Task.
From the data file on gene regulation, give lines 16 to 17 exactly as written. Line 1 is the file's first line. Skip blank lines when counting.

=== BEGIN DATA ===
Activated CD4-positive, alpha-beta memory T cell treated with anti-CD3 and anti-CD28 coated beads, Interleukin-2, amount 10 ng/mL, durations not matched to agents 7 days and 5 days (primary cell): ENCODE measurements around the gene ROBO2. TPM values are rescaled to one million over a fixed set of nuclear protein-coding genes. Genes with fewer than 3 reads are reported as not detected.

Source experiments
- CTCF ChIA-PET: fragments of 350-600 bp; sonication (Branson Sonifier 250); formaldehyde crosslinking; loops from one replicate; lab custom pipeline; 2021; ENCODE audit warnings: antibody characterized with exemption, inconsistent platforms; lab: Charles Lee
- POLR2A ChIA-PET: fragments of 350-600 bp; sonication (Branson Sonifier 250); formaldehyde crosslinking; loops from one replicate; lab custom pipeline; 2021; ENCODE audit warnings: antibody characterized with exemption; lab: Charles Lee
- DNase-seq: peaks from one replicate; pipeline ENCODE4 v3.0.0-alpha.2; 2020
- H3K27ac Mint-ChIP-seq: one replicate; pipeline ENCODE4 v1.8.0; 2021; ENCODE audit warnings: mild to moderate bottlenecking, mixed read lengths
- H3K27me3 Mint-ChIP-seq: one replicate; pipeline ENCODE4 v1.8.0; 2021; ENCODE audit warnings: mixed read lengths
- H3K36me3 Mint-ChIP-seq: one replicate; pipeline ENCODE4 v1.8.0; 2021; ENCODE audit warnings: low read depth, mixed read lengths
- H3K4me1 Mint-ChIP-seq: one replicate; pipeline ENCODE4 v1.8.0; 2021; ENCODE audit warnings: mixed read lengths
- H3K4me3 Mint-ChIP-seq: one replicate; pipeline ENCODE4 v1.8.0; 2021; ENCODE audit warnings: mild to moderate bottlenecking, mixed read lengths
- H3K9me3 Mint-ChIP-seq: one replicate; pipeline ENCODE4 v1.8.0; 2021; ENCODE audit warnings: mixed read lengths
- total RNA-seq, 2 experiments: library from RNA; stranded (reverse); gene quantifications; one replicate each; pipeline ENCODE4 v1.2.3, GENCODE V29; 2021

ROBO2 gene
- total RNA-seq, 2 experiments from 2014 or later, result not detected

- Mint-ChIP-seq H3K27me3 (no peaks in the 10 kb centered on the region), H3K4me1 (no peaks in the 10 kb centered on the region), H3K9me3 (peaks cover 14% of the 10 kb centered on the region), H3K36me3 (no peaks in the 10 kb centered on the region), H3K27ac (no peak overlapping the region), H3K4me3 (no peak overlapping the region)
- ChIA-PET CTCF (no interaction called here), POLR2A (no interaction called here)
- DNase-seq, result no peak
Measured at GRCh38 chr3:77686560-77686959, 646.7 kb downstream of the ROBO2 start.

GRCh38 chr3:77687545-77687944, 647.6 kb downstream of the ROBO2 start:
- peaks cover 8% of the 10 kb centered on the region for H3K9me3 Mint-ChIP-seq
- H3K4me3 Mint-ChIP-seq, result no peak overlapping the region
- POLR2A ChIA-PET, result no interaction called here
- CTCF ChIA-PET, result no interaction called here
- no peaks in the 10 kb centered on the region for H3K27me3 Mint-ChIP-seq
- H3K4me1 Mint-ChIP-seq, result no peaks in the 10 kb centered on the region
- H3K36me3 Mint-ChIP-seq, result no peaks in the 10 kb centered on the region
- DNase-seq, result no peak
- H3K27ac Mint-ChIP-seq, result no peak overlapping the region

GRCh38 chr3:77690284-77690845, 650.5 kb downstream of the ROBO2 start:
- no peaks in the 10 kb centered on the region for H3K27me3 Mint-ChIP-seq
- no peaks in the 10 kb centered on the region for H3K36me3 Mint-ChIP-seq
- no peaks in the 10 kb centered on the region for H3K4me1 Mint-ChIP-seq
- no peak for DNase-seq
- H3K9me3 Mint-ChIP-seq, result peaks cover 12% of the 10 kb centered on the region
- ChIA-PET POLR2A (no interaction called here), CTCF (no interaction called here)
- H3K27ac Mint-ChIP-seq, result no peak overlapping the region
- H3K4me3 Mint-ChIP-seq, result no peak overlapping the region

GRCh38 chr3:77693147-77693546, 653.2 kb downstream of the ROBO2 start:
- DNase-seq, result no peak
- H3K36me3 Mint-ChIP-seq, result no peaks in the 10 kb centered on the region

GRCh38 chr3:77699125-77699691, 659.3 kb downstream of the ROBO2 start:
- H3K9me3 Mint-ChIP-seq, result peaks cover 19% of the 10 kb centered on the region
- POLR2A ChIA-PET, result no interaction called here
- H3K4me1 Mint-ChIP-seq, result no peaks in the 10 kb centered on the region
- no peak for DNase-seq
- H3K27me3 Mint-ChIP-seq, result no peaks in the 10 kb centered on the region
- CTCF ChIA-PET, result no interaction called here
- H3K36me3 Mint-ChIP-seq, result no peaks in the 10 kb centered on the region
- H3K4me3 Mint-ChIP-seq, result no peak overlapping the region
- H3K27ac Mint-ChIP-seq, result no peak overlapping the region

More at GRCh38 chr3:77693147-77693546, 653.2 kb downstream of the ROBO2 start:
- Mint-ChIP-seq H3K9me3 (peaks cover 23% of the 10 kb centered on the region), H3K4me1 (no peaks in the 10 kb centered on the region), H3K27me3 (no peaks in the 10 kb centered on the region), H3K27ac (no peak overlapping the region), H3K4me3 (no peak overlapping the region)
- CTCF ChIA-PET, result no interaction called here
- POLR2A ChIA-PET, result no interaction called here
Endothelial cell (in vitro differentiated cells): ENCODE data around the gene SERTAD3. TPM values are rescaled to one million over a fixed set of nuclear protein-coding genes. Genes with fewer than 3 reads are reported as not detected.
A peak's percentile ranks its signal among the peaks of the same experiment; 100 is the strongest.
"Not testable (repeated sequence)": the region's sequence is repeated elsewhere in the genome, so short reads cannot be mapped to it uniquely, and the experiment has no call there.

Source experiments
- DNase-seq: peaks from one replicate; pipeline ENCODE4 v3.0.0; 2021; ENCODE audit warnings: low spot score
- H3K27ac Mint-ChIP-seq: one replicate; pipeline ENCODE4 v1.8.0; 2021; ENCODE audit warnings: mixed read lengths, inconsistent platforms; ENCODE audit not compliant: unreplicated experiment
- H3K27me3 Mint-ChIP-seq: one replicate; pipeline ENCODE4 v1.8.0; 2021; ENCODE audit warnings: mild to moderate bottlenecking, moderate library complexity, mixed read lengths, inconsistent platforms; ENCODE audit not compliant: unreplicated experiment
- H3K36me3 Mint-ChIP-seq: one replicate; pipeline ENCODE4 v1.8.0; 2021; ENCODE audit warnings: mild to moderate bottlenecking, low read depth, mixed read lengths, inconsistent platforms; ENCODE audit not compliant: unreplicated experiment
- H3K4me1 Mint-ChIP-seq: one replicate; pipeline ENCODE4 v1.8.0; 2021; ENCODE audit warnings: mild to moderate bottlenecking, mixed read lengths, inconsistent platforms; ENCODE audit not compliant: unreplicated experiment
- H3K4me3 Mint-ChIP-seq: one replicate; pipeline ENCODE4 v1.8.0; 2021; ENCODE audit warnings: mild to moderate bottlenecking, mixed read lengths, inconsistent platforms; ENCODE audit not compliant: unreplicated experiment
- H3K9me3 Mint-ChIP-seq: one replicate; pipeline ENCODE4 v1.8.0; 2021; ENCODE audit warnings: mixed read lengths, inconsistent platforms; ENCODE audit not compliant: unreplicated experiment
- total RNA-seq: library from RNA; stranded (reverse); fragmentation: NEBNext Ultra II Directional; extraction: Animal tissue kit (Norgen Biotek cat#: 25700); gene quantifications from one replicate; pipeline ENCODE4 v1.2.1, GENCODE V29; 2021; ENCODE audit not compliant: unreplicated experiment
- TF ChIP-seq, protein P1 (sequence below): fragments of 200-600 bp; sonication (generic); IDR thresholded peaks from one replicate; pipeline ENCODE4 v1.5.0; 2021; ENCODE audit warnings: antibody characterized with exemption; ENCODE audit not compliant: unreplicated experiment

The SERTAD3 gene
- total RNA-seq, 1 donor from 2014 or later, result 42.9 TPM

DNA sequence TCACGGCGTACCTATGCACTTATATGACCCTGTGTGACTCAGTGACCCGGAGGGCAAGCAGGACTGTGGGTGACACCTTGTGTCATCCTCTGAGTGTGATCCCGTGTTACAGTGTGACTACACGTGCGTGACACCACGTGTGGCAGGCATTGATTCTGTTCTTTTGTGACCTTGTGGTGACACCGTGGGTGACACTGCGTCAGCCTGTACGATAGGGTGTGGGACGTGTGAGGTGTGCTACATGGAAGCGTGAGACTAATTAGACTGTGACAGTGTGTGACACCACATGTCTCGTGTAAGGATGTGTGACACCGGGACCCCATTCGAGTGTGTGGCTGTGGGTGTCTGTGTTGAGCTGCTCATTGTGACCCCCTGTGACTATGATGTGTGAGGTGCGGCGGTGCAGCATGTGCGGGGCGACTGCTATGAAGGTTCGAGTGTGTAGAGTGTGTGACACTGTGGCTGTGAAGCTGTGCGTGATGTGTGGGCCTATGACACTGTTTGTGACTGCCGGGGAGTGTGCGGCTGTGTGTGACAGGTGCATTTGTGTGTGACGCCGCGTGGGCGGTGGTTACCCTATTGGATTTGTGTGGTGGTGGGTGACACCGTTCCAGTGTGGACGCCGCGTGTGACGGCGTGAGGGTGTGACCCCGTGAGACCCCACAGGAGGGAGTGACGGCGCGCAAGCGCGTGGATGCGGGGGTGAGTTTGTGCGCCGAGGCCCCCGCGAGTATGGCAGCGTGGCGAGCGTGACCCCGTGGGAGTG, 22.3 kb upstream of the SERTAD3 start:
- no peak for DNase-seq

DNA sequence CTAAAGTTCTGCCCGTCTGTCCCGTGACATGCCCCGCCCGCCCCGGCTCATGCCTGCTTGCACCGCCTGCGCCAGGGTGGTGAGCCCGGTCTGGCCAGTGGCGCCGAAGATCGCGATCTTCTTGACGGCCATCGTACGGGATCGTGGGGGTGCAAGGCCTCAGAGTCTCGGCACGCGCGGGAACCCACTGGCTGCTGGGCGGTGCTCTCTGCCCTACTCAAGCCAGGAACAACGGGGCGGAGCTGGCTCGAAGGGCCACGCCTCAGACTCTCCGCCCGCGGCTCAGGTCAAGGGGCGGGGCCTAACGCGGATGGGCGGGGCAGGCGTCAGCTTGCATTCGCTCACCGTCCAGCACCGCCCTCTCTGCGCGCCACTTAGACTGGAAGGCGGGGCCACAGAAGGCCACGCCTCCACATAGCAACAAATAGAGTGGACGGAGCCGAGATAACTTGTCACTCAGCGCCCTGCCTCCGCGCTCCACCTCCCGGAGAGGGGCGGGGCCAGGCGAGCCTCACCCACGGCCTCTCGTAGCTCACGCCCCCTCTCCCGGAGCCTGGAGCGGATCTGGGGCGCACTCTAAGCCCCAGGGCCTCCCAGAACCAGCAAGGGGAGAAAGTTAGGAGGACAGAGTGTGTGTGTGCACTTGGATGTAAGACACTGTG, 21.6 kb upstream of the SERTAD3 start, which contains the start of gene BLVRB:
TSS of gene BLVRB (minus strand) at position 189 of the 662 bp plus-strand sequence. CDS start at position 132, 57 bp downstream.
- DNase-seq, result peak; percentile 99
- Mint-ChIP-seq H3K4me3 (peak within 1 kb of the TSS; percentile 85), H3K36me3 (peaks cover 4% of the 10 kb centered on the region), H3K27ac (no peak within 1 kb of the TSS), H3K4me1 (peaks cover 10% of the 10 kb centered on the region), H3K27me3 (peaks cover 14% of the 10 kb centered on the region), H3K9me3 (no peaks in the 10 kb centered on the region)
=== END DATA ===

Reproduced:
- ChIA-PET CTCF (no interaction called here), POLR2A (no interaction called here)
- DNase-seq, result no peak